Rachel Neumeier

Fantasy and Young Adult Fantasy Author

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Pippa Update

Three weeks since Pippa started on phenobarb!

Yesterday, I wasn’t super happy with her progress. She seemed disoriented or visually compromised (or both) all morning, though my mother says she seemed better in the afternoon.

Today, she seemed quite a bit better; some disorientation or visual problems this morning, but not nearly as much as yesterday; plus her eye was looking more fully open and normal; plus she plainly saw and responded to big objects. I don’t know if there’s going to be some fluctuation or if she’s doing plateaus followed by sudden improvements or what — both possibilities seem supported by some of what I observe.

She went for a walk with the other older dogs this morning; she’s capable of going for slow walks, thought not yet able to trot. We’ll see what another week brings! MOST dogs, my vet tells me, are fully acclimated to phenobarb by the time they’ve been taking it for a month. I don’t really know whether she’ll really recover to her former level or not, but, well, here’s hoping.

Pippa, as a young dog, extremely photogenic.

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Tuyo #2: NIKOLES

Well, I meant to have this out last week, but circumstances intervened.

However, I’ve just hit “publish” for the second book of the TUYO series, which is — you remember — actually a prequel. Although Amazon says it can take up to 72 hours to make a book available, in practice it never seems to be that long, so I’d bet this story is actually available tomorrow.

As you know, this is a prequel story. It’s a short novel, a little under 80,000 words, about half the length of TUYO. It’s also in third person rather than first.

The direct sequel to TUYO, in first person from Ryo’s point of view, will probably come out next year. The title is TARASHANA, and an excerpt from the first chapter is included at the end of NIKOLES. If you don’t recall, the Tarashana are the people who live north of the winter country, the people who are all mysteriously gone. Ryo refers to them briefly toward the beginning of TUYO. We are going to find out what happened there.

At this point, I can already say that TARASHANA will be another long novel. I have another direct sequel in mind that will let me show you all the summer country in more detail — and maybe part of the country to the south of the summer lands, the country with two Suns. I would not be surprised if I wind up with a series in which long first-person novels in a direct series are interspersed with shorter third-person novels from a variety of points of view.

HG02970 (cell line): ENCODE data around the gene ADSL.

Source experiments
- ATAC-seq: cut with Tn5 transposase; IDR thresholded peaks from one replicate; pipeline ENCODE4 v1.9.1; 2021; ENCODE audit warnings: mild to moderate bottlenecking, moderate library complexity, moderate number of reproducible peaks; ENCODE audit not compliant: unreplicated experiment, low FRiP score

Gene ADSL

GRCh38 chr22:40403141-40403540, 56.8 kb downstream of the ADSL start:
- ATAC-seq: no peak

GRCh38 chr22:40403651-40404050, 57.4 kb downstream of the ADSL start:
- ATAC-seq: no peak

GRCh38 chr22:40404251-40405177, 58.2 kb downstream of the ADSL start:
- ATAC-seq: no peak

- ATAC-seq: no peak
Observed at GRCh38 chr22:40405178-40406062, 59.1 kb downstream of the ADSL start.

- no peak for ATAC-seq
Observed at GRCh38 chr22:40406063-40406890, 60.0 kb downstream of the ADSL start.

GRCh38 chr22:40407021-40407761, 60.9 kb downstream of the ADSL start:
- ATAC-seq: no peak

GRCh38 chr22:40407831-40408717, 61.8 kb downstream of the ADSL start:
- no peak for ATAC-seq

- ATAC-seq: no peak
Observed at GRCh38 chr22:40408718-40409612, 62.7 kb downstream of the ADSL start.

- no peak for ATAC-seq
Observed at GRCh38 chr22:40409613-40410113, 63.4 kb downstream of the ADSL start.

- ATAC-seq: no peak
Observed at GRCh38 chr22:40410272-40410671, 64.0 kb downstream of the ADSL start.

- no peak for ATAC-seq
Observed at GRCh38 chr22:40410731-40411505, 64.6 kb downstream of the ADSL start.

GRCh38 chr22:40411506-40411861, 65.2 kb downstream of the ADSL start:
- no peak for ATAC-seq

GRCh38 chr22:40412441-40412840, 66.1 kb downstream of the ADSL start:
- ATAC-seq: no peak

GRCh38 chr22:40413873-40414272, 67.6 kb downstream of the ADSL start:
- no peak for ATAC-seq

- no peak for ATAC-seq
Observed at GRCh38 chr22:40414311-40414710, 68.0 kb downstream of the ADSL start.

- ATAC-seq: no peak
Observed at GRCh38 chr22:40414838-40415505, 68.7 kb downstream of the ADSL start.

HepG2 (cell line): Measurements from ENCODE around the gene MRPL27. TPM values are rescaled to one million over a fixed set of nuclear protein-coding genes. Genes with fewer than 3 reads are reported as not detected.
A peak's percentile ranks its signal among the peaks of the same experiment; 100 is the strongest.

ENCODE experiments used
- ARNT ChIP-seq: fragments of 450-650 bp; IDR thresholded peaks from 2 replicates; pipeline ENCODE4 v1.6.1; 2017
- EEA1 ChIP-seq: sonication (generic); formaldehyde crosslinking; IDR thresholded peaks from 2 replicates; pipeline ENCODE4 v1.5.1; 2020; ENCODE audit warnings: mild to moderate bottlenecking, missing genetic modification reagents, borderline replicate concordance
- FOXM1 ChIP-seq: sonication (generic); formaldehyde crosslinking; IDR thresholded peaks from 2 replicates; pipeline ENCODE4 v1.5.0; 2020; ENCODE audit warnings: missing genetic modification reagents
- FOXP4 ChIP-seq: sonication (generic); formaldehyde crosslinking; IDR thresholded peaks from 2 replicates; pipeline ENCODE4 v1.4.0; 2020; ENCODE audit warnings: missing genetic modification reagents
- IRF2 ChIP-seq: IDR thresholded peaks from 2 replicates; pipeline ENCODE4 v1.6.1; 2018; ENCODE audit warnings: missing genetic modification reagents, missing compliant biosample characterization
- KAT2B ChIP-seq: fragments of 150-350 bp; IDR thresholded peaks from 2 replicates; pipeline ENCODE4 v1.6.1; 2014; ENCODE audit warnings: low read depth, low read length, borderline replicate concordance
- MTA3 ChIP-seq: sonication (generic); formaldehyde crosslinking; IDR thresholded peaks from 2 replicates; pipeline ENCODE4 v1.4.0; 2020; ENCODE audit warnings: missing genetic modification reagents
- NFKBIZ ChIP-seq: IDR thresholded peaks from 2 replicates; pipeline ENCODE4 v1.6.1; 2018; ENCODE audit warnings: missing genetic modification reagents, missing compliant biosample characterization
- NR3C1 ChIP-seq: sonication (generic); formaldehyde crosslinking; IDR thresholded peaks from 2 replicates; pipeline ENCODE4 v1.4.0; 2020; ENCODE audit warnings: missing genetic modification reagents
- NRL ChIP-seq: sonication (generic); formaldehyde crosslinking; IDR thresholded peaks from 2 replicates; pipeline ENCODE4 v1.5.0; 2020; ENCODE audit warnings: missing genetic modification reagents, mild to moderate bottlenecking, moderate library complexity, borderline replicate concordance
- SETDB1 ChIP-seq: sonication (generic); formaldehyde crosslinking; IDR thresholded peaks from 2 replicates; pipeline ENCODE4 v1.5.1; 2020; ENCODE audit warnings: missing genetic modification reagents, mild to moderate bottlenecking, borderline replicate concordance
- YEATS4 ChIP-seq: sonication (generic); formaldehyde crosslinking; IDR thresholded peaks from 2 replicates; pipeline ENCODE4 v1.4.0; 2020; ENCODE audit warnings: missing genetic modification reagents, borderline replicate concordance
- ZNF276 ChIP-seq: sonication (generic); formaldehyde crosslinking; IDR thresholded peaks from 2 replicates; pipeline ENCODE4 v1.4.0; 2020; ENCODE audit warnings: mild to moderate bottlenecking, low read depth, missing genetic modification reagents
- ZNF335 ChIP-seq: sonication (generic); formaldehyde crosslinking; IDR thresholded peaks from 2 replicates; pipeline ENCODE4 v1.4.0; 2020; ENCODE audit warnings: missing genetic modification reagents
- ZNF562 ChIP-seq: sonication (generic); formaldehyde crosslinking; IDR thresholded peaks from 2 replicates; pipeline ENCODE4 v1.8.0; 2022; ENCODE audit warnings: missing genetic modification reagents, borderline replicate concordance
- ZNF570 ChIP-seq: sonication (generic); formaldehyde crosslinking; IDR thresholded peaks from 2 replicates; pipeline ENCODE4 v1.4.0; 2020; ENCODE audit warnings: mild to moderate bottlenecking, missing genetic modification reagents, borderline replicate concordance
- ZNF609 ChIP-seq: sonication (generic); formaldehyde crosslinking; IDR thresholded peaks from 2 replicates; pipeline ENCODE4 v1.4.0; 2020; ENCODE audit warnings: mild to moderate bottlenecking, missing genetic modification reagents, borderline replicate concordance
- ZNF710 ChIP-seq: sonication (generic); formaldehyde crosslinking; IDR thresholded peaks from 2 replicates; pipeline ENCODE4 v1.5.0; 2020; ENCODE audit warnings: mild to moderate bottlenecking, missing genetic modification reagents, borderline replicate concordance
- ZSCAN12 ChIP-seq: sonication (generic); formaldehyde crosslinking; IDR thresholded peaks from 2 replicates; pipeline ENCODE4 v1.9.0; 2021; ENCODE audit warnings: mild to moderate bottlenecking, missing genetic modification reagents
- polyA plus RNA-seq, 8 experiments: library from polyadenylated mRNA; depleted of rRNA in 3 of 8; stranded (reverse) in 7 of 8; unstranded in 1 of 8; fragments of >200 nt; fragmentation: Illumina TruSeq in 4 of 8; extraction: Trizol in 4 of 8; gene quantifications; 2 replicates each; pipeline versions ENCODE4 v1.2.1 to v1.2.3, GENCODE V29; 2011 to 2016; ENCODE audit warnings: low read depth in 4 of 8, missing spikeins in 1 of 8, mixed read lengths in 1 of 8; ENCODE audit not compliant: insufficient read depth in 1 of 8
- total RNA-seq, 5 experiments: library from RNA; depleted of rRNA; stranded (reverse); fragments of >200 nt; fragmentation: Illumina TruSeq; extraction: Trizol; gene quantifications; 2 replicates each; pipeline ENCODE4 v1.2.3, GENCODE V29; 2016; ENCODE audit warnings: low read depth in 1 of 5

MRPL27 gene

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Sociological Fantasy

So, all those posts about sociological SF made me think about fantasy novels that have a sociological emphasis. Because some of them do! Sometimes it’s not just an emphasis on worldbuilding and developing the culture; sometimes a fantasy novel really uses the genre to consider social behavior and social development.

I’m not sure I can come up with a list of ten titles I think do this — though I bet you all can help fill in a top ten list — but I can think of some. In no order:

  1. The City and the City by Mieville. This is a great police procedural plus this weird social construct? aspect of reality? by which two cities overlap in space but, somehow, people in one city “unsee” features of the other city. This leads to strange social phenomena.
  2. Terry Pratchett’s social satire fantasy; ie Going Postal and Making Money and many others. No modern author was as successful at writing satire as Pratchett. If you consider satire about social norms to be sociological, well, there you go.
  3. The Dead River trilogy by Naomi Kritzer, which does SO MUCH with questions about the role of women and also slaves in society. Kritzer is dealing with questions like: is it right to demand that slaves seize their own freedom before welcoming them, as the Alashi do? What about freeing slaves who don’t want to be free? How do you define freedom anyway? What about killing a lot of people in order to free slaves, is that okay? This is a superb trilogy in every way, and also I think it fits to call it sociological fantasy.
  4. The Beka Cooper series by Tamora Pierce. This is such a good look at a society that is just developing ideas about the organization and role of police in society. Also the emphasis on forgery and how bad currency impacts society is interesting and unusual.